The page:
Tuesday, March 25, 2008

Civil Disobedience, Iraqi Style: And American Troops Teach Freedom of Speech

Muqtada al-Sadr is that Iraqi Shiite cleric who rules "Sadr City," a Baghdad slum, and who hasn't been heard from since he magnanimously, or prudently, extended a cease-fire.

He's back.

The headline is "Peaceful Iraq protests spark clashes; 50 reported dead" CNN (March 25, 2008).

"Fighting between Iraqi security forces and supporters of Shiite cleric Muqtada al-Sadr left 50 dead in the southern city of Basra and spread to several Baghdad districts Tuesday, Iraqi officials said.

"The fighting erupted as al-Sadr's political organization launched a nationwide civil disobedience movement to protest recent arrests of its members.

"The discord threatens to unravel a much-praised cease-fire by the cleric's militia, the Mehdi Army, which U.S. commanders have credited with helping ease the sectarian warfare that gripped Iraq in 2006."

An official in al-Sadr's political organization, Nassar al-Rubaie, says he knows who caused the violence. There are provincial elections scheduled for October 1. "The police and army forces are used for political reasons," he said. He could be right.

There's trouble elsewhere, too. "Residents of Basra, Iraq's second-largest city and its major oil port, held demonstrations earlier this month to demand better security. Kidnappings, murders and thefts have risen since British troops handed over responsibility for the province to Iraqi soldiers and police in December and withdrew to a base at the city's airport."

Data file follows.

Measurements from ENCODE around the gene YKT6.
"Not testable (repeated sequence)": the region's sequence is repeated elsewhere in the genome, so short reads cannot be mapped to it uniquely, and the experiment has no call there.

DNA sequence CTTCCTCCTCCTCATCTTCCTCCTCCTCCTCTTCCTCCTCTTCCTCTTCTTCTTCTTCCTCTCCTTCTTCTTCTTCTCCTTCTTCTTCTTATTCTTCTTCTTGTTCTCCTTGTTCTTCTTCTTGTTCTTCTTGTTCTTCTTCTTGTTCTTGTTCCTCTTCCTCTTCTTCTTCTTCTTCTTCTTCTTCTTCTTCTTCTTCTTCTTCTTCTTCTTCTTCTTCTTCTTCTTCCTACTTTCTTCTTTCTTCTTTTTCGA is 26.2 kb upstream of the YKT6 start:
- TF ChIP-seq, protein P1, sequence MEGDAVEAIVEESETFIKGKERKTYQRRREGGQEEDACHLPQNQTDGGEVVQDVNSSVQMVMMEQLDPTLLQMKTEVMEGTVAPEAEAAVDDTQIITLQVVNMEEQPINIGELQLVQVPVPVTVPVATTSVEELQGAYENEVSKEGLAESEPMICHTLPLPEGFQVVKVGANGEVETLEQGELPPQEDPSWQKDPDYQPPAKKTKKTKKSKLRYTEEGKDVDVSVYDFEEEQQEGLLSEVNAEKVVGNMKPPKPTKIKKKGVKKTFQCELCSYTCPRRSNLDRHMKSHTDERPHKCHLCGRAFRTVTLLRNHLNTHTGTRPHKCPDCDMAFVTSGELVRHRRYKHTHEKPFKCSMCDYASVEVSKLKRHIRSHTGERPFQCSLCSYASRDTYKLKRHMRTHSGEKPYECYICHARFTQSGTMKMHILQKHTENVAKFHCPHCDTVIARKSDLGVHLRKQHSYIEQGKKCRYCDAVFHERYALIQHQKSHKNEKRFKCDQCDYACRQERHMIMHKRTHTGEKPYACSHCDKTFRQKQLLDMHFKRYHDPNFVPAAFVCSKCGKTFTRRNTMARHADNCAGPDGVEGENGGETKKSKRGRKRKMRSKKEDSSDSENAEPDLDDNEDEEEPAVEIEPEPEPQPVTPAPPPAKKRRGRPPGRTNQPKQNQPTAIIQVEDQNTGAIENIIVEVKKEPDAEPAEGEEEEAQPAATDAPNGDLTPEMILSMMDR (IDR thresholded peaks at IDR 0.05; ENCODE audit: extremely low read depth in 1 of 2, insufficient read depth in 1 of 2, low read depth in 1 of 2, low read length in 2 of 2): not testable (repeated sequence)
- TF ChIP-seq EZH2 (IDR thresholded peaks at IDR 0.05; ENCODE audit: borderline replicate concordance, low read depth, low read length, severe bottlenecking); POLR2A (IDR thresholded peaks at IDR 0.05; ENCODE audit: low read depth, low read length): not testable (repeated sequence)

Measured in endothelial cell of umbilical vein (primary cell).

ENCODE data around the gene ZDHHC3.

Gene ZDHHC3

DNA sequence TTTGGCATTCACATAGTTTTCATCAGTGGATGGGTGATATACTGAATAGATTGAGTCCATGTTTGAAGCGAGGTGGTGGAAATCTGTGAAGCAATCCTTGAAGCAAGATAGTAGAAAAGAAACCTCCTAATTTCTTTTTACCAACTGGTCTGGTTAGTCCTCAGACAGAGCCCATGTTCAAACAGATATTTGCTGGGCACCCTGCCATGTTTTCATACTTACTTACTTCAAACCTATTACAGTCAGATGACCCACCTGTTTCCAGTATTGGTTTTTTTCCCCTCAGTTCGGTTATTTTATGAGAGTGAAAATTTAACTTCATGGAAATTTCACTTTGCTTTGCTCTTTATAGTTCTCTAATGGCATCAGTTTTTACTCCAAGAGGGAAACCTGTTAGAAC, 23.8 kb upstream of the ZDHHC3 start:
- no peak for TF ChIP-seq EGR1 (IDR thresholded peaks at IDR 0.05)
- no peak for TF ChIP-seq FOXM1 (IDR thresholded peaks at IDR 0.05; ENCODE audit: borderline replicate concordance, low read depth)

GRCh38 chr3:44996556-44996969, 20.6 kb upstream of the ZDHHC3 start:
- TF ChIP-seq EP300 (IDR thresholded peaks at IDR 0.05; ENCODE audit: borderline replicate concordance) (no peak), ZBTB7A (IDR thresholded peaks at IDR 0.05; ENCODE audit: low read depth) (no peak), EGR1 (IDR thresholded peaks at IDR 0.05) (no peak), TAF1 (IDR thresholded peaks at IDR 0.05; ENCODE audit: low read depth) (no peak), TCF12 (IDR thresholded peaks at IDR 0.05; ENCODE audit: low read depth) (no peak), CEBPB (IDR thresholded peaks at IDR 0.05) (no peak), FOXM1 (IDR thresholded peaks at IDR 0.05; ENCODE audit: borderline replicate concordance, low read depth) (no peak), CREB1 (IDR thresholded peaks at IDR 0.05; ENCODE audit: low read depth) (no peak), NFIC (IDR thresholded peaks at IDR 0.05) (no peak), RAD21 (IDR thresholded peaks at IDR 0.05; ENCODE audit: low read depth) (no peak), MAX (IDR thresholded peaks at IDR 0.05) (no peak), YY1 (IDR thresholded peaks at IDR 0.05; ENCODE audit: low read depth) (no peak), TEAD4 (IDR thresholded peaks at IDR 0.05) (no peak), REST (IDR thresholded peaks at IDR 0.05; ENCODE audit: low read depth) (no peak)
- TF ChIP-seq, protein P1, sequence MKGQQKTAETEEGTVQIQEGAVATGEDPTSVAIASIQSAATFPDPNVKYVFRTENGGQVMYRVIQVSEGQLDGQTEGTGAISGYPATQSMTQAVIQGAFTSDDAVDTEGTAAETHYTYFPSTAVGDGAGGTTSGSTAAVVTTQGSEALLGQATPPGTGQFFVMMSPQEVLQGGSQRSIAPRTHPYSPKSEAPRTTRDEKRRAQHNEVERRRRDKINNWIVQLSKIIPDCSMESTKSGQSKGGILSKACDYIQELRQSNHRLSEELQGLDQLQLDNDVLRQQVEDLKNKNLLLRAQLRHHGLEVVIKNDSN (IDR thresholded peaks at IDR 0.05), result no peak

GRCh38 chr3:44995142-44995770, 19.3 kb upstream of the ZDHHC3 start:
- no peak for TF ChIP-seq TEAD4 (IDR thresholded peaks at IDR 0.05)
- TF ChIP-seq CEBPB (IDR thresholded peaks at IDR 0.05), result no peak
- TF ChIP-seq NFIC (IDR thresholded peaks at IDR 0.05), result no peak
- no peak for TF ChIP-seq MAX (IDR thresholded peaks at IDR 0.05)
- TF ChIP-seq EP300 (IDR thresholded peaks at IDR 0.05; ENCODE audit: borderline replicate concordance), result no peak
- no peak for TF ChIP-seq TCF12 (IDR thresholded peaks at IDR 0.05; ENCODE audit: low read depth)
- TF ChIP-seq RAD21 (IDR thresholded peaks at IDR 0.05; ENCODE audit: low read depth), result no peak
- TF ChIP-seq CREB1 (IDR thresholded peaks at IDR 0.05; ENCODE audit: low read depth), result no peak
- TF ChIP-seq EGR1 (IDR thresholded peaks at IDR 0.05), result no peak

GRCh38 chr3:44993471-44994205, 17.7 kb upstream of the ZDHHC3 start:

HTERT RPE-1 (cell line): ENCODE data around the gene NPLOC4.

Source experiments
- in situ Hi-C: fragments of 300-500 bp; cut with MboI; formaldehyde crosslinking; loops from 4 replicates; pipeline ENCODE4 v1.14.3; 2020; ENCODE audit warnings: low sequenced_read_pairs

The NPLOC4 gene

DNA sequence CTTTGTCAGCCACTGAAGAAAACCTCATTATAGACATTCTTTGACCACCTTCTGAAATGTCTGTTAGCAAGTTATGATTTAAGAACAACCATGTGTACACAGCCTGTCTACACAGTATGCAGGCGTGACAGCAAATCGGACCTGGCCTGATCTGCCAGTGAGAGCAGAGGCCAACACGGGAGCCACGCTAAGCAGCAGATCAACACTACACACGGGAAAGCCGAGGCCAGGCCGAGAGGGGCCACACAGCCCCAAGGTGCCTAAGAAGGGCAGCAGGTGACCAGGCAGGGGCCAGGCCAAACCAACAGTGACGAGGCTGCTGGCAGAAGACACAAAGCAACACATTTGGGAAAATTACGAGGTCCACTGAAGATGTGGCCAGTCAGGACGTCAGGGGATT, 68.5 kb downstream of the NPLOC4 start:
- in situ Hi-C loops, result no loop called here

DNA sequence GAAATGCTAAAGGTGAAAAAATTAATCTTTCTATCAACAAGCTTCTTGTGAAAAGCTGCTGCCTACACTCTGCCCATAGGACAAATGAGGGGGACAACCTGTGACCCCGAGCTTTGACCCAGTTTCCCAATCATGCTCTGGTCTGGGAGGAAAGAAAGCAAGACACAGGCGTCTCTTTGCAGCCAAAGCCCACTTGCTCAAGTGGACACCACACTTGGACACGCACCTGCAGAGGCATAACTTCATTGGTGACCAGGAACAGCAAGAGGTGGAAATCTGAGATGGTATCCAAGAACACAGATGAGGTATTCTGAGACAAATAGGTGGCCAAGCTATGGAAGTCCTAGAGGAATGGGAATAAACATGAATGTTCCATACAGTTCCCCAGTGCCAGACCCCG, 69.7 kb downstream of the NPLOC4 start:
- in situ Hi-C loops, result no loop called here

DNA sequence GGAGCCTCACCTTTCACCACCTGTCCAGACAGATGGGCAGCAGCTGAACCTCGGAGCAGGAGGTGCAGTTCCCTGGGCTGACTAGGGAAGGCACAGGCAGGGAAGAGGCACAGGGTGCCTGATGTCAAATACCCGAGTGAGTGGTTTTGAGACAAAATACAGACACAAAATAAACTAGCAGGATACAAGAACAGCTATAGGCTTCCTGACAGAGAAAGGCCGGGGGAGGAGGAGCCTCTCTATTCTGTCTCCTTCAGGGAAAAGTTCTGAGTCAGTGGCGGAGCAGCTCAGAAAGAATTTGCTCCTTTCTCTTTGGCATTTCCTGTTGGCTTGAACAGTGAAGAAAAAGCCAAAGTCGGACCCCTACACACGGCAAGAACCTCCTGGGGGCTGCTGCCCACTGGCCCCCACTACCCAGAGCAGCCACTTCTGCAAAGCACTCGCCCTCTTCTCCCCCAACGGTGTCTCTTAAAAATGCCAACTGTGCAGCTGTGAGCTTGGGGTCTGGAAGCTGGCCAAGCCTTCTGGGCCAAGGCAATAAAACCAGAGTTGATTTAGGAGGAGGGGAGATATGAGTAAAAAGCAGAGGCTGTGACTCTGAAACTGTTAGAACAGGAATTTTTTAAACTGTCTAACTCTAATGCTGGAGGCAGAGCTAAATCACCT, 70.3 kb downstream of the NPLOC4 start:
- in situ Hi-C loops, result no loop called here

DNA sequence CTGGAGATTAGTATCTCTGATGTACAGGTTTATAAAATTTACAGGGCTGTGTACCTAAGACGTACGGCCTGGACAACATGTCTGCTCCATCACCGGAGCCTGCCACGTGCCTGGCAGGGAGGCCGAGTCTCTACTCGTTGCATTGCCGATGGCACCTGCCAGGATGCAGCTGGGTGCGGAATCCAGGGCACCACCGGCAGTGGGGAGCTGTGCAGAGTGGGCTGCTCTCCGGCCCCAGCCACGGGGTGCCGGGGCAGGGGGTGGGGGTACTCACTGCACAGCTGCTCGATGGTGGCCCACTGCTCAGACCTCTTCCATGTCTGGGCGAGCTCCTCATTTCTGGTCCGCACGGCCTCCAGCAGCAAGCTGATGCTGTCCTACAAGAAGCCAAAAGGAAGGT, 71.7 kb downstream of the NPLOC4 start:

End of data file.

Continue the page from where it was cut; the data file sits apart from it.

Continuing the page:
I think that Iraqi agencies will be able to take care of their own country. Eventually.

I also think that today's Basra is a good preview of what will happen, if America decides to scuttle the coalition and leave Iraq without giving the Iraqi government time to sort itself out from the crooks and wannabe warlords.

Meanwhile, there's what I think is good news. American soldiers are showing Iraqis what "freedom of speech" means to Americans.

"In the southern Baghdad neighborhood of Abu Disher, news footage showed empty streets, closed stores and empty schools, and a few dozen protesters were seen taking to the streets. Signs reading 'Yes yes Iraq' and 'No no America' were tacked up on walls, as was a sign saying 'no' to government militias, a reference to the Badr Brigade.

"Col. Steve Boylan, a U.S. military spokesman in Baghdad, said American commanders don't frown on such a civil disobedience campaign 'as long as it's peaceful.'

" 'We have no problem with that,' Boylan said. 'Shouting is OK. Shooting is not.' "

"Shouting is OK. Shooting is not." Well said.

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